ATLANTA — In a key step to merging some campuses, the University System of Georgia will consider how close colleges are to one another, whether they’re duplicating academic programs and other factors, according to a document obtained by The Atlanta Journal-Constitution.
It’s too soon to know which of the 35 colleges will merge, and the guidelines didn’t include a list of candidates. But talk of consolidation prompted Georgia Perimeter College President Anthony Tricoli to urge the state to merge the smaller Atlanta Metropolitan College into his school, saying it ”would sort of be a natural fit,” according to an email included in the records obtained by the AJC.
The mergers have the potential to save taxpayers millions while affecting thousands of students across the state. The move also will set off a firestorm as alumni, students, politicians and community members fight against changes that threaten their campuses.
Chancellor Hank Huckaby said he expects to have three or four recommendations before the state Board of Regents this winter.
Officials drafted ”consolidation principles” to guide the process. Any merger should make the system more cost-effective, improve graduation rates and provide more access statewide to quality programs, according to the proposal obtained by the AJC through an open records request. The regents are expected to discuss these guidelines during this week’s meeting.
Moving ahead of the system, Tricoli wrote that while he respects Atlanta Metro and President Gary McGaha, it ”would not be a stretch to add AMC to Georgia Perimeter College as GPC’s Downtown Campus.”
Georgia Perimeter is the state’s third-largest college, with about 25,000 students at sites in Alpharetta, Clarkston, Covington, Decatur and Dunwoody. Atlanta Metro enrolls about 3,000 students at a main campus south of downtown Atlanta and a smaller site downtown.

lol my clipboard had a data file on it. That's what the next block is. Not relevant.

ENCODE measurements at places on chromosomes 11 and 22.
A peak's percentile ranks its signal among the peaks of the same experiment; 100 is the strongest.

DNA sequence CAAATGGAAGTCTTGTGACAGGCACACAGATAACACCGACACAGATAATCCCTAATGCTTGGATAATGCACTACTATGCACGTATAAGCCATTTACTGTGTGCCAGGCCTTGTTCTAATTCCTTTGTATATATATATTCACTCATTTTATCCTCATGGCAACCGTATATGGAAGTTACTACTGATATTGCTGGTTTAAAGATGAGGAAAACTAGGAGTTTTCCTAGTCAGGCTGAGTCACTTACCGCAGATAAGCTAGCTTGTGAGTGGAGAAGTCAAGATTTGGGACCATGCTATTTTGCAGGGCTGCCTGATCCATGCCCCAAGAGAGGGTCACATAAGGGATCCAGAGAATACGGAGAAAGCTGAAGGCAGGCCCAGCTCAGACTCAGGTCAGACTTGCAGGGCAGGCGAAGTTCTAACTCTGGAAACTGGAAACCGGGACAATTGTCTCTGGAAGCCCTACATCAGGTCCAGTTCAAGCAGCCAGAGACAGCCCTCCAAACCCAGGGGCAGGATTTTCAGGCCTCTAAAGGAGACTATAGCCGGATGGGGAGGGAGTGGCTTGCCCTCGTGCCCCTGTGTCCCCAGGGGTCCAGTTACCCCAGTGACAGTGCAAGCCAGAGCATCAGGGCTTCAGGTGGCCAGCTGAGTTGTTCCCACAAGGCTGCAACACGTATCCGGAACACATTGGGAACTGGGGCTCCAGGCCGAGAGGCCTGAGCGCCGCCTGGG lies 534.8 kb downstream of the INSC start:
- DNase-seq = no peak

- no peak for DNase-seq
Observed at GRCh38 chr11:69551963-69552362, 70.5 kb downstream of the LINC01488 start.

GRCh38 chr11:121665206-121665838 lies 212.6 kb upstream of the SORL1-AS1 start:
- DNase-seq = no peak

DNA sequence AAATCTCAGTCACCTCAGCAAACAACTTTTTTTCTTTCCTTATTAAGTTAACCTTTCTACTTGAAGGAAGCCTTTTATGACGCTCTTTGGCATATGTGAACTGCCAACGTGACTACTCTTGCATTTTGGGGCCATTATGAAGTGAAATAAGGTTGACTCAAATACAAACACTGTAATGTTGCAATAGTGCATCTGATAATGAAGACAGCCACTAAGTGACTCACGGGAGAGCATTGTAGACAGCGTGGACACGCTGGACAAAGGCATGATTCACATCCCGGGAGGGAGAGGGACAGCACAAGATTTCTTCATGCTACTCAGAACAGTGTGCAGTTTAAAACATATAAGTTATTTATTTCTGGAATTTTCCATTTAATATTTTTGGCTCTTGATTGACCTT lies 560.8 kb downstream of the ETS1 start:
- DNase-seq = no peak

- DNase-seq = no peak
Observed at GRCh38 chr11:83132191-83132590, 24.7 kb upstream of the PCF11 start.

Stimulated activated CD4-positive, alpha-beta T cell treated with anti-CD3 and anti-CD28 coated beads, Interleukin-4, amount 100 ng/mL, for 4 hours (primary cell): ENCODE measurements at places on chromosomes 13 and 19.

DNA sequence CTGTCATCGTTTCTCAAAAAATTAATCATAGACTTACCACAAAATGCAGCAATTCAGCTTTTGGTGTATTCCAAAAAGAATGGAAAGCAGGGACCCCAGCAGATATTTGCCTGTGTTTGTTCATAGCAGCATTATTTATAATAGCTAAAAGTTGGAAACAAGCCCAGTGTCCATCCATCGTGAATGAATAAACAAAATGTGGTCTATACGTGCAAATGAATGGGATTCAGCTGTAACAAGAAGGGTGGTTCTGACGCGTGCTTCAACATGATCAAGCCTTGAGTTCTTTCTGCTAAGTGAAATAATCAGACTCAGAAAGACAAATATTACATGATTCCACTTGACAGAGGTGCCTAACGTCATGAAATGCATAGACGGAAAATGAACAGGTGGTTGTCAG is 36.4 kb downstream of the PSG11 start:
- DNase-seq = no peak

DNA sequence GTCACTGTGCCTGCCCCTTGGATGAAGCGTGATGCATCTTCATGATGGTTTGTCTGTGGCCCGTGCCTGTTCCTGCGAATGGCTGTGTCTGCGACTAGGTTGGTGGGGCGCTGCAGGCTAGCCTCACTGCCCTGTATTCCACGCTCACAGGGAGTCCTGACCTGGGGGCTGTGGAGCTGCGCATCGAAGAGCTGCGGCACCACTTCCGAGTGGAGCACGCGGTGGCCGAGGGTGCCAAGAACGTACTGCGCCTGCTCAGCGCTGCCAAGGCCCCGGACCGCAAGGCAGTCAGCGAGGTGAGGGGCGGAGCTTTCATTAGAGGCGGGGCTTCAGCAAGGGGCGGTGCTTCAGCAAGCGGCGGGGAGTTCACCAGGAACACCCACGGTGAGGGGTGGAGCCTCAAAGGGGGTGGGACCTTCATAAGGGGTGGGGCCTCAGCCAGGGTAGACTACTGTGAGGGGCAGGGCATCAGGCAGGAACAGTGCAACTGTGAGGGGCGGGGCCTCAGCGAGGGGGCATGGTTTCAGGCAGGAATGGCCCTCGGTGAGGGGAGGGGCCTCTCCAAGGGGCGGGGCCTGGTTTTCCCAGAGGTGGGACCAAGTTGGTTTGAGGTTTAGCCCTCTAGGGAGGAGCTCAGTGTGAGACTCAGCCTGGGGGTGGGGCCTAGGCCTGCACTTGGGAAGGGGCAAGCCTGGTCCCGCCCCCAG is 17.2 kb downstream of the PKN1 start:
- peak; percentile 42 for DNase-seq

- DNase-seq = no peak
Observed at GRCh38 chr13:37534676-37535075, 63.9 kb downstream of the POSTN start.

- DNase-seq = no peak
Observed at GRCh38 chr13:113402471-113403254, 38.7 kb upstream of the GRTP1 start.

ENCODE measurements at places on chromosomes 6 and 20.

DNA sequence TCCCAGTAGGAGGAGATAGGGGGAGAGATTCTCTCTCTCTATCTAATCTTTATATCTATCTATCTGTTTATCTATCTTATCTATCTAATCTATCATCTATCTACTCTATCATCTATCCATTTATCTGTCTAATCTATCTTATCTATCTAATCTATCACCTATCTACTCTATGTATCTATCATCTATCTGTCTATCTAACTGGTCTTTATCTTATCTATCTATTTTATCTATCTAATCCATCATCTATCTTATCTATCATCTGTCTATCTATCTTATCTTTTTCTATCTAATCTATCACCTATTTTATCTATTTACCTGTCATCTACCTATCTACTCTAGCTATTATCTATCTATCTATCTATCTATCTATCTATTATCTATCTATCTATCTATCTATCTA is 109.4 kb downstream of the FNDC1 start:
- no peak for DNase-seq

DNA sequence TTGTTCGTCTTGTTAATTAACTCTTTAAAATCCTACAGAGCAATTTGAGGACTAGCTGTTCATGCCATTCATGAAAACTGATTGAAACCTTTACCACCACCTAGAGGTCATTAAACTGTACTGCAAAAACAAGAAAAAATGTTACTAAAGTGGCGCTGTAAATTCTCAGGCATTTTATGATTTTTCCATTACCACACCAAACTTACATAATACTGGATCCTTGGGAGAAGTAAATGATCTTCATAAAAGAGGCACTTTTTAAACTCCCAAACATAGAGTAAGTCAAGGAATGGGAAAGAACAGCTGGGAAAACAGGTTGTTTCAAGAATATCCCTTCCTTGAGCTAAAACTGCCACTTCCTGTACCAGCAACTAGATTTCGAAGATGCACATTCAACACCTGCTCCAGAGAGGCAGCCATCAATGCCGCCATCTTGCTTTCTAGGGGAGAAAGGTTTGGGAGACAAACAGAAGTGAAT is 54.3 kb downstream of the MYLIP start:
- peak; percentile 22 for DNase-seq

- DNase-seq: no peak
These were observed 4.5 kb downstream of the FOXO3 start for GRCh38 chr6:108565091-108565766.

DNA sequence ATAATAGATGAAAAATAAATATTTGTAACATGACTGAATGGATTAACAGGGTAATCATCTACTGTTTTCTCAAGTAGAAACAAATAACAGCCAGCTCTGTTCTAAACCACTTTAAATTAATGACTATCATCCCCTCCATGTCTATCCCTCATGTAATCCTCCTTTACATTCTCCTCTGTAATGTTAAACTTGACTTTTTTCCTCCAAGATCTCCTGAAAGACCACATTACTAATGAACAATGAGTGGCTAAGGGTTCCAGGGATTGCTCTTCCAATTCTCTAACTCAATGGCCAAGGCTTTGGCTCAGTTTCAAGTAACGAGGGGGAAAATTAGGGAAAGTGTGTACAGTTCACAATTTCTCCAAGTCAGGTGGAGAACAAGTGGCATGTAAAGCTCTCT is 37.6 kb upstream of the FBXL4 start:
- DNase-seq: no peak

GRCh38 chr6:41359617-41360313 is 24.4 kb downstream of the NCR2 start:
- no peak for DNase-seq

AMC’s McGaha said he’s had no discussions with Huckaby or the regents about merging the college. He described Tricoli’s letter as ”the opinion of one college president” and declined further comment.
The decision to explore mergers represents a change for a system known for expansion, such as opening Georgia Gwinnett College in 2006. Huckaby and the regents acknowledged they are heading down a controversial course.
A state senator set people off three years ago when he suggested the system merge Armstrong Atlantic State and Savannah State, both in Savannah, and Albany State and Darton College, both in Albany, to save money. The idea was shot down by local politicians, alumni and supporters of historically black colleges, which include Savannah State and Albany State.
While Huckaby told campuses not to panic, colleges have spent the past couple of months wondering if they’re at risk.
During last month’s regents meeting in Augusta, faculty and local media asked if the system plans to merge Augusta State University and Georgia Health Sciences University. The campuses are about three miles apart and Augusta State’s president is stepping down.
Huckaby said presidential openings won’t be a factor in merger discussions and that while proximity is, it is not the only one.
When he visited Kennesaw State and Southern Polytechnic State universities a couple of weeks ago, people asked if the two Cobb County colleges would merge. Huckaby explained all 35 campuses are candidates, and while some consolidations may make more sense than others, the system isn’t at a point where anything is being ruled out.
Lawmakers who have criticized the system’s spending cheered Huckaby’s consolidation efforts and other cost-saving steps. They encouraged the system to follow the Technical College System of Georgia, which went from 33 colleges to 25 to save about $7.5 million a year.
Rep. Earl Ehrhart, R-Powder Springs, said he was ”thrilled” mergers were ”finally on the table.” Ehrhart, who heads the committee that oversees college budgets, said the regents and Huckaby will have to turn ”a deaf ear to the turf battles and political cries” that will come.
Sen. Buddy Carter, R-Pooler, said he was pleased to see the system going into the discussions with an open mind.
”They need to ask if we really need all these campuses,” said Carter, who chairs the Senate higher education committee. ”It’s OK to keep all 35 but they’re going to have to justify that decision.”